Alabama’s own Satchel Paige’s story, well-told by Larry Tye, reminds one of a time not so long ago when the racial divide in this country was more obvious and ugly.
Yet black players like Paige were treated as equals when they ventured afield to play winter ball in the Caribbean. In fact, one stop on the peripatetic pitcher’s itinerary was a 1933 season in Venezuela (he also starred in Cuba, the Dominican Republic, Puerto Rico, and Mexico) . Tye borrowed his telling from a magazine article published years later.
“The same magnetism that won over beefy cops and hard-hearted judges saved the day, and perhaps his life, in the jungles of Venezuela in 1933. His adversaries this time were short, swarthy natives dressed in G-strings who shot poisoned darts at oil workers and liked to watch baseball. ‘I was on a jackass ridin’ around in the jungle sight-seein’,’ Satchel told Collier’s. ‘I was wearin’ some cream-colored pants, a sport short and two-tone shoes, as I recollect. When I come to a clearin’ in the forest I thought I’d get off and rest.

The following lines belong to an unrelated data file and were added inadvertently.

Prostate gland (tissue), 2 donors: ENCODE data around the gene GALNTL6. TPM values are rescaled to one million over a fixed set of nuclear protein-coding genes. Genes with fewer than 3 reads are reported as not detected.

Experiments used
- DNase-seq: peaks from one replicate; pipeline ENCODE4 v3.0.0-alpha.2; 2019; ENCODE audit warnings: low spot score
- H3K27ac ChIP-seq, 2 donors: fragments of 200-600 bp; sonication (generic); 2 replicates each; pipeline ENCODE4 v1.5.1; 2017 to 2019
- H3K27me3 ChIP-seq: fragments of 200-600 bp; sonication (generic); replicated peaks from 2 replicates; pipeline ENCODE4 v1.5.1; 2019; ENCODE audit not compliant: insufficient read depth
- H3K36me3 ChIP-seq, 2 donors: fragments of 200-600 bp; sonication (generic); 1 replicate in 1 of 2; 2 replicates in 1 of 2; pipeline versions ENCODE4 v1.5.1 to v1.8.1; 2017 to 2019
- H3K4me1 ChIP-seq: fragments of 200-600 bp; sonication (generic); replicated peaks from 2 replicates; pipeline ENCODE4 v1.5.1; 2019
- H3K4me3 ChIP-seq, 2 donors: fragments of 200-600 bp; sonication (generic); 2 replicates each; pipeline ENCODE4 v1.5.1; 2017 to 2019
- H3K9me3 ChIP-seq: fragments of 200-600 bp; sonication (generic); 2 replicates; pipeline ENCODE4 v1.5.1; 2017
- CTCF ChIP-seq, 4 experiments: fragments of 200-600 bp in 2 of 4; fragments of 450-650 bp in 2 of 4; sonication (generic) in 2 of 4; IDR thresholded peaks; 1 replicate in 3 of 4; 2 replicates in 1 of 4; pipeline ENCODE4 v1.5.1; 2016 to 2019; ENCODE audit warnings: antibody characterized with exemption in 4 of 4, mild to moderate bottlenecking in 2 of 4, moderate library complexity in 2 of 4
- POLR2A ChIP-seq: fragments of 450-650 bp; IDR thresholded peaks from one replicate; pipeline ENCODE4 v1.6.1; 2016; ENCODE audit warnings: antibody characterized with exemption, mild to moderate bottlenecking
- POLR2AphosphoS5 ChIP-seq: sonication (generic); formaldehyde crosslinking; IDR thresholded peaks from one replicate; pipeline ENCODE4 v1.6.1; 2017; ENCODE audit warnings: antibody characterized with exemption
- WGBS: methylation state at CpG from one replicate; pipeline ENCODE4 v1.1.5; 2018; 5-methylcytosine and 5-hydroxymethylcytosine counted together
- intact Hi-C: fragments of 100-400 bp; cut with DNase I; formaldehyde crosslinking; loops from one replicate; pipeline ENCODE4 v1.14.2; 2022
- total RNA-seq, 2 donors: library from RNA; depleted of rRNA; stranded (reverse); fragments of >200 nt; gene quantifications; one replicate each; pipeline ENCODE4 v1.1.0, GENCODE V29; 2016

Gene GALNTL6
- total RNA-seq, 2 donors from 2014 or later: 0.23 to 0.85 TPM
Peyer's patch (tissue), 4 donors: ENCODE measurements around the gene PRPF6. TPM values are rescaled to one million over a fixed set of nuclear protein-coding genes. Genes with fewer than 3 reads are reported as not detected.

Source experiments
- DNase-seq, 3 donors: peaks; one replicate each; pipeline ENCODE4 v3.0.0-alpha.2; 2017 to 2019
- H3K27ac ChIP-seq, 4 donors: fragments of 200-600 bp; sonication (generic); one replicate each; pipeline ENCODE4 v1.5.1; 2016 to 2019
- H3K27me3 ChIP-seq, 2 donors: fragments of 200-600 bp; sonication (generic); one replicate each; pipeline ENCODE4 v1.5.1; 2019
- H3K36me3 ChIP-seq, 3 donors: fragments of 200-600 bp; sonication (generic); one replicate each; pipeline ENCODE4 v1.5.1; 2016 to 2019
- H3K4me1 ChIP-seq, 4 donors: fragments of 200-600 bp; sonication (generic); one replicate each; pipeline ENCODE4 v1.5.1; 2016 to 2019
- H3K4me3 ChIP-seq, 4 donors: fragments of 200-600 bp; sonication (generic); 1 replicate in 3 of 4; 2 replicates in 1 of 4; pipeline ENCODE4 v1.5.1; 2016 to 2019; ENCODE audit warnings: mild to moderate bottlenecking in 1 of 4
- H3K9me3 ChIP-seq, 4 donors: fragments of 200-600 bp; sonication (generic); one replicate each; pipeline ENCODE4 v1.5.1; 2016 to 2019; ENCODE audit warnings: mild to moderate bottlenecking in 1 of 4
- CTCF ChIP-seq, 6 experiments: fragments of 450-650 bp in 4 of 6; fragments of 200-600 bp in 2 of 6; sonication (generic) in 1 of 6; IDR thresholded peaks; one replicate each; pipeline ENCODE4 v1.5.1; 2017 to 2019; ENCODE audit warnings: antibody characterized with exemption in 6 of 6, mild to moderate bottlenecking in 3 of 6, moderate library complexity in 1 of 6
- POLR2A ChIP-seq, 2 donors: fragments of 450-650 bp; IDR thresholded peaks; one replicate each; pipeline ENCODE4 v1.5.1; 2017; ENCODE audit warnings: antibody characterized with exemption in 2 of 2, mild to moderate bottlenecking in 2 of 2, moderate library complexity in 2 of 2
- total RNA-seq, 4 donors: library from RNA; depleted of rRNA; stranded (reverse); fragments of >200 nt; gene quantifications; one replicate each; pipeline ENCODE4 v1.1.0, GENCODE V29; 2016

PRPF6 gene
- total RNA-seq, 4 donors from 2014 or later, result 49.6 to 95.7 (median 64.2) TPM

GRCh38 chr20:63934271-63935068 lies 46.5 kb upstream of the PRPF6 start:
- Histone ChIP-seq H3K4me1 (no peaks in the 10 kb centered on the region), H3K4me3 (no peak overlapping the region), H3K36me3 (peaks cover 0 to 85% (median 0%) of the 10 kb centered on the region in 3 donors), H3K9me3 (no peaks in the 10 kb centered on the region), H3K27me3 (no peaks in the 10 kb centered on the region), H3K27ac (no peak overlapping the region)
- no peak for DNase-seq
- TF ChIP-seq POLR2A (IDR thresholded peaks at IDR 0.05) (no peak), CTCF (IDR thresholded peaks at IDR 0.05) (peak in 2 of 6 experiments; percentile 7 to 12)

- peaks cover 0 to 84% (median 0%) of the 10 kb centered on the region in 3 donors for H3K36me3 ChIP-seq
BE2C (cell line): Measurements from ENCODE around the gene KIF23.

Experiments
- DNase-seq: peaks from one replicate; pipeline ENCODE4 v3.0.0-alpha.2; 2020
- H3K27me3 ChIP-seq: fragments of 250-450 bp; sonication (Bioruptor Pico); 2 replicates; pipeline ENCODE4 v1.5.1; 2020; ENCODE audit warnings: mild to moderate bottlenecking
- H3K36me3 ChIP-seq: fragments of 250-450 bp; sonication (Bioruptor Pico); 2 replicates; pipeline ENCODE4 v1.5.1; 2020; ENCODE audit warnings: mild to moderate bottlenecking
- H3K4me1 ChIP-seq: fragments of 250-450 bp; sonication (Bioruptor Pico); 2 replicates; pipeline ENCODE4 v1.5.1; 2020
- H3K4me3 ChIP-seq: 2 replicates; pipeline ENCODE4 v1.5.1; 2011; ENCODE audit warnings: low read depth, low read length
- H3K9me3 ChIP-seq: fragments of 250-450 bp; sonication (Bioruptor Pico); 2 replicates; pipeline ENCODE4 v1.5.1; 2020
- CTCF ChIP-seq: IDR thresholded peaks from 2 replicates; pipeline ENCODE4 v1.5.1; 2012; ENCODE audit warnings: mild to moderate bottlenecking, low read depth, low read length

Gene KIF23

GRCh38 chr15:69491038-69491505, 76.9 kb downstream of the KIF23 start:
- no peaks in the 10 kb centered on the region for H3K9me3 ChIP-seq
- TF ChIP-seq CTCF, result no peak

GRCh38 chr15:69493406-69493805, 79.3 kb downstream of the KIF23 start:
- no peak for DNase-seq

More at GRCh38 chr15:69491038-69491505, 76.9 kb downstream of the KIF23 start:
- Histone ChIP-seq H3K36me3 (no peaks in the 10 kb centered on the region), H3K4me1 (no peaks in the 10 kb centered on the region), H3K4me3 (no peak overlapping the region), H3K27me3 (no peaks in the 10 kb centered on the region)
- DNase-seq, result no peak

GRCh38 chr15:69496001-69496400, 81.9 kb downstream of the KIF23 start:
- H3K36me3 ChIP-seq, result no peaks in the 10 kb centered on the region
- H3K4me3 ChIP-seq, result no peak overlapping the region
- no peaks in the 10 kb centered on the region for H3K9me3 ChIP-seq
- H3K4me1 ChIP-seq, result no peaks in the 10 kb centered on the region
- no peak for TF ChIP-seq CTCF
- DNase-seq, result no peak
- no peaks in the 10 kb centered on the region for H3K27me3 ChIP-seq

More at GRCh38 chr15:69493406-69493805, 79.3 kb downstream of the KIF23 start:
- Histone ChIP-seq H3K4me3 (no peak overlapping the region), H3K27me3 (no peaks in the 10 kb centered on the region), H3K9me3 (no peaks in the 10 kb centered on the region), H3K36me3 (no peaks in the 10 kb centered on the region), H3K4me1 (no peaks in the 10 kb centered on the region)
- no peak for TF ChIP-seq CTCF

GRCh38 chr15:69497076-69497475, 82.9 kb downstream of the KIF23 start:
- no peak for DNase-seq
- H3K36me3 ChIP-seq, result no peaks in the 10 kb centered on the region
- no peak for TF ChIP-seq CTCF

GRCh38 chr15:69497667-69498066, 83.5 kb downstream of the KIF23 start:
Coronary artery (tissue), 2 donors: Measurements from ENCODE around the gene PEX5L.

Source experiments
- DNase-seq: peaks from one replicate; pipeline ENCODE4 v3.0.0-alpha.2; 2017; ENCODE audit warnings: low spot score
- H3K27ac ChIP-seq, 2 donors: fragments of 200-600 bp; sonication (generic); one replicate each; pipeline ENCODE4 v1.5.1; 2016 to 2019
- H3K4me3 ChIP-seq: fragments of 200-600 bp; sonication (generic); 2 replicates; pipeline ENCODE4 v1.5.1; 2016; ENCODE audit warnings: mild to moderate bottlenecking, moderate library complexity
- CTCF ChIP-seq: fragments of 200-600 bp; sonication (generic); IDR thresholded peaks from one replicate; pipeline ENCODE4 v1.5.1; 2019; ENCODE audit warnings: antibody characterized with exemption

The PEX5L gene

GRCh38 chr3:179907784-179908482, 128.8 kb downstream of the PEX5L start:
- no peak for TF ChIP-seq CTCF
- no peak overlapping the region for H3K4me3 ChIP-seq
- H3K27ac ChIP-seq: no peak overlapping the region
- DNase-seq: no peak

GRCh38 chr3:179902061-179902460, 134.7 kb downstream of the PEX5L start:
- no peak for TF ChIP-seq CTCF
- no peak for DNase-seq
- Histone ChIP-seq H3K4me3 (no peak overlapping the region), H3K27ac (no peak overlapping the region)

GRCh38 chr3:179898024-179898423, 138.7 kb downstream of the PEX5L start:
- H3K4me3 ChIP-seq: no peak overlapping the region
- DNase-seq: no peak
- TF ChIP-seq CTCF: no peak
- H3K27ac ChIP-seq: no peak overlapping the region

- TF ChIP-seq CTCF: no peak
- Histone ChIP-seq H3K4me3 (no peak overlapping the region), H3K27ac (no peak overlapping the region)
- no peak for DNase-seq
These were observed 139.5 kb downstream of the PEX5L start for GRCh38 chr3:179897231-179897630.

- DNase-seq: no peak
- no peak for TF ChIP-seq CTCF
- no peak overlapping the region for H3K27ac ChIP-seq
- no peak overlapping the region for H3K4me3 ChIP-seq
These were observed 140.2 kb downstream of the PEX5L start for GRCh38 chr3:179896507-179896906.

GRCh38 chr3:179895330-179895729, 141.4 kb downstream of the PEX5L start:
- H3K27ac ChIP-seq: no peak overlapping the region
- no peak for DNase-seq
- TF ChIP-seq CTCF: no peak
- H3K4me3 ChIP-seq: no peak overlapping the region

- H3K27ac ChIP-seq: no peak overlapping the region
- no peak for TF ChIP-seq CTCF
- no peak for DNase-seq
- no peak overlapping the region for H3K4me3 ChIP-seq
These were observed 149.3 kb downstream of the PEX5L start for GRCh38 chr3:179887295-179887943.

‘But the clearin’ was jammed with these fans, sittin’ around in front of a big grass house and eatin’ pig and roots and bugs and all that mess they eat. When they see me, they grabbed up their blowguns and aimed right at my new Stetson hat.’
At first it was a standoff… Then one dashed into his hut, bringing back a baseball and pointing to it, then to Satchel. Blowguns were lowered. He joined the natives in a meal of pork, bugs, and roots, and gifts were exchanged: his autograph for their blow-tube. ‘I could have been a big man in that outfit if I’d stayed on but I had to get back to the States, where I also had some fans,’ said Paige.” ( Satchel, the Life and Times of an American Legend).
I wonder, by the description, where Satchel played–perhaps Maracaibo, near the oil fields? It was prior to the formation of the Venezuelan pro league, so we don’t know.
Few among our current crop of Venezuelan stars have made the MLB grade in Paige’s day–players like Pablo Sandoval, Alcides Escobar, Francisco Rodriguez and others are simply too dark to have passed the color barrier back then.
As Ben Harper once sang, “How I miss the good old days, but I’m sure glad they’re gone.”